Lessons from Hong Kong: What Americans can learn from struggles abroad (OPINION)
More than one million protesters lined the streets of Hong Kong on Sunday. Since February, these protestors have been opposing the Chinese government and advocating for a free, independent democracy. Through sweat and tears, heat and rain, these aspirants dream of an alternative future -- a future that Americans know well.
Under the “One Country, Two Systems” model, Hong Kong operates under a system of capitalism, despite being ruled and governed by China, a communist country. Hong Kong has longed for an independent democracy for more than two decades, and now, that dream is closer than ever to reality.
Images from the protests are both inspiring and chilling -- an endless sea of colorful umbrellas huddled together in peaceful defiance, police unleashing tear gas on thousands of pro-democracy protesters, massive American flags waving in the wind as a symbol of hope.
I can’t help but empathize with the people in Hong Kong. How lucky am I to live in a country with the freedoms and individual liberty that others desire so badly?
My parents are immigrants from China. They grew up in a time where only one in every thousand people got to attend college. At that time in China, women were also discouraged from learning, so my mom had to trade the little food rations she had for books, hiding under her bed while she read each night. My parents came to America with nothing but $80 to study at the University of Pittsburgh. Doing part-time work for a professor to make ends meet, they slept on their shared office floor. Through the language barrier and financial hardship, they were both able to overcome the odds and become college math professors. They toiled and fought their way to a new future so that my sister and I could have a better opportunity in the U.S.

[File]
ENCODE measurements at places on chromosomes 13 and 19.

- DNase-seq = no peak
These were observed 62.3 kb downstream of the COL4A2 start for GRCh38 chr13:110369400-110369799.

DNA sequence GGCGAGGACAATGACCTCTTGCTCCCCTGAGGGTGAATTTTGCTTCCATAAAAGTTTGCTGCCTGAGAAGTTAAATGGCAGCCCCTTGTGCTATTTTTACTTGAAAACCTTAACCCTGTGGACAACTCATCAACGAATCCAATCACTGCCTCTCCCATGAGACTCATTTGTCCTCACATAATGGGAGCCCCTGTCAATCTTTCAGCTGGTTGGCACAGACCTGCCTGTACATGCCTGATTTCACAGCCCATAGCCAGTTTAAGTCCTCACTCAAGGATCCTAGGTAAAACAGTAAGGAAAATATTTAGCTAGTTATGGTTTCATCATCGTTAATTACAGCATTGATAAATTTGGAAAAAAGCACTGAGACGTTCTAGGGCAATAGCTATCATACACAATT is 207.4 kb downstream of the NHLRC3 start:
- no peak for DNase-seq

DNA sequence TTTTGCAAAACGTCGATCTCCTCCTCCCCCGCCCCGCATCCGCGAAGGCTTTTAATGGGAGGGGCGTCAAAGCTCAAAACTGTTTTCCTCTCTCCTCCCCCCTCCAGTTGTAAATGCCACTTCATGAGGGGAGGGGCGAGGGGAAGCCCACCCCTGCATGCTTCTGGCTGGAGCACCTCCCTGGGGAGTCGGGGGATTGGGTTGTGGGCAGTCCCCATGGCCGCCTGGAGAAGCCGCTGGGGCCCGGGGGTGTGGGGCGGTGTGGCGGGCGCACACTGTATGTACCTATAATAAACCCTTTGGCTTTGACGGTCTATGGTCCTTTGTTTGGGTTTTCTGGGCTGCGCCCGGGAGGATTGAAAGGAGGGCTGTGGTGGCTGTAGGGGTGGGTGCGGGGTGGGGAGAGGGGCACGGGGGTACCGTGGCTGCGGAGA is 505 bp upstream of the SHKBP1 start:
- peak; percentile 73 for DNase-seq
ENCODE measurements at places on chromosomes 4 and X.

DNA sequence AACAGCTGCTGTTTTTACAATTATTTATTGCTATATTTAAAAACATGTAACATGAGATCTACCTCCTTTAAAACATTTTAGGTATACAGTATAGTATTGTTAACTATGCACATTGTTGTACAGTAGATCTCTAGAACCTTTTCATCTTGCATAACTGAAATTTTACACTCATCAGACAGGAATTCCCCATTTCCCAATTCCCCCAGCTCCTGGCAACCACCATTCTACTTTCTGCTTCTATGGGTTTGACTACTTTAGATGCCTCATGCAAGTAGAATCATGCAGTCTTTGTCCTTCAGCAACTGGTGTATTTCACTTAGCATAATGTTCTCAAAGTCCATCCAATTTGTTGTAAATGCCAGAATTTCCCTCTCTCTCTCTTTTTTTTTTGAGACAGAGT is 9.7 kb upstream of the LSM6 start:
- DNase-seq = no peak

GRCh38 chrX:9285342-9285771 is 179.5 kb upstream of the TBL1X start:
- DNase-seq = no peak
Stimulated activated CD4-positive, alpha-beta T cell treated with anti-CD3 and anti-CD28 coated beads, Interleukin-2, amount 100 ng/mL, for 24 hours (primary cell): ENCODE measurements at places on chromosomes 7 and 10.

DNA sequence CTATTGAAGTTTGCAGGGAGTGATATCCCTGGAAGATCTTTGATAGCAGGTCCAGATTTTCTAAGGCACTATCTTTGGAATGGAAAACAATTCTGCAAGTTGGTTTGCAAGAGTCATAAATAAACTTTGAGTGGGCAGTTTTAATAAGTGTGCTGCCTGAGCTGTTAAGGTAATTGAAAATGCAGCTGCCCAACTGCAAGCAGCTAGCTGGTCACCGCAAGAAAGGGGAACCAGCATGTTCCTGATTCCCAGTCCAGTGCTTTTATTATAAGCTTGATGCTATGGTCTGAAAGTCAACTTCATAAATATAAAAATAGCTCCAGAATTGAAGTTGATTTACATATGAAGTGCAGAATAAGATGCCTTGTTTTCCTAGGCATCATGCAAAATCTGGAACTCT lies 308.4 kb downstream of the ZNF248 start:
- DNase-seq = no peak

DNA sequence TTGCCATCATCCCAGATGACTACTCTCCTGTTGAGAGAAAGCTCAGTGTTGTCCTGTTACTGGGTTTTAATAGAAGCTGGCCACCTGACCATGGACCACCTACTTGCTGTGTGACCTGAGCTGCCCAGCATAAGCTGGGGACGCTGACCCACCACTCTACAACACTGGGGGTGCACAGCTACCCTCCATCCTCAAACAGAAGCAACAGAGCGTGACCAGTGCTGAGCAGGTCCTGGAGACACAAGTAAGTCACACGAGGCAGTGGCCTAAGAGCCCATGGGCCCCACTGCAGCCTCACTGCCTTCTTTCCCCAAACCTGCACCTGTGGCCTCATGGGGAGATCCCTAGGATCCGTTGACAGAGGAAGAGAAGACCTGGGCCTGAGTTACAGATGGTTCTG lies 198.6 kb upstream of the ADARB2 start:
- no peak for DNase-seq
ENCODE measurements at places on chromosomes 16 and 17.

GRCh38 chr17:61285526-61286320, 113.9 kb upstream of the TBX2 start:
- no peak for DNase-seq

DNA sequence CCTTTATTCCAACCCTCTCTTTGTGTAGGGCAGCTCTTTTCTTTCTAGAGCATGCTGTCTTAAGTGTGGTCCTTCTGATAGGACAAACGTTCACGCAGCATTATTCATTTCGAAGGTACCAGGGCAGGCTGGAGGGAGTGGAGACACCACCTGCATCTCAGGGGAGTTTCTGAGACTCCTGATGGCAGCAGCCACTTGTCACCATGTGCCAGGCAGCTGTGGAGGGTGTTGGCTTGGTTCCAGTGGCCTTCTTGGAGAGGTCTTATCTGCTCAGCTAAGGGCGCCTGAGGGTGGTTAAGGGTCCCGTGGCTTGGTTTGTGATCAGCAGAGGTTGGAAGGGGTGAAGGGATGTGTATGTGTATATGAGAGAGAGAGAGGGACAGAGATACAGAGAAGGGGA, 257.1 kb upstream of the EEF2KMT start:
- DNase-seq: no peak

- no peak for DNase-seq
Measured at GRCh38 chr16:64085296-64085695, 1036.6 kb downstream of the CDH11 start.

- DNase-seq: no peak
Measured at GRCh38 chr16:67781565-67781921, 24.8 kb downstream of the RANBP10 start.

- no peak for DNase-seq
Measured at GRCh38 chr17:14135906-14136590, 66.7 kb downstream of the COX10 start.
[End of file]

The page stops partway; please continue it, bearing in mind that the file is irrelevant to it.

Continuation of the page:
Reporting on liberal bias this summer at Campus Reform, I have seen college students fight for their beliefs. But these protests just don’t resonate with me in the same way as the protests in Hong Kong
We’ve seen campuses fight against history, including the vandalism of a Thomas Jefferson statue and the protest of George Washington University’s “George the Colonial” mascot. We’ve seen students and universities fight the stars and stripes, calling it an “offensive” symbol. We’ve seen students fight against the Pledge of Allegiance through various boycotts; one Minnesota town even banned it.
These are but a few examples of what I have seen in my brief three months at Campus Reform.
The beauty of our country is that we have the right to protest any cause under the Constitution, and this creates an irony around the students protesting the very fundamental American principles that grant them those rights in the first place.
The people of Hong Kong are protesting for their right to protest. They’re protesting for their right to fight for what they believe in. It’s no coincidence that they view our flag as a symbol for democracy and freedom, a very different view from that of many American skeptics on college campuses who take their rights for granted.
As I prepare to go off to college in the next few weeks, you might expect a young conservative like myself to have an aporetic view of my impending college experience in an environment that tends to be hostile toward those on the right of the political spectrum.
But I am more hopeful now than ever before.
This summer I have met conservatives who fight for free markets and the values enshrined in our Constitution. I have met kind-hearted mentors who fight against liberal bias and political injustice. I have met fellow young people who fight for the traditional values that make our country great -- even as the majority of my generation begins to concede to the false songs of socialism and moral relativity.
With all this in mind, I know that one thing holds true: some things are worth fighting for.
Whether it’s standing in the rain and blocking tear gas with a flimsy umbrella to fight for democracy, trading the only food you have for books to fight for a better future, or exposing liberal bias on campus to fight for uncensored debate and American values, fighting for truth takes on many forms and will always be necessary.
We must all remember to keep fighting the good fight -- for Hong Kong, for the future, and for freedom.
Follow the author of this article on Twitter: @ethanycai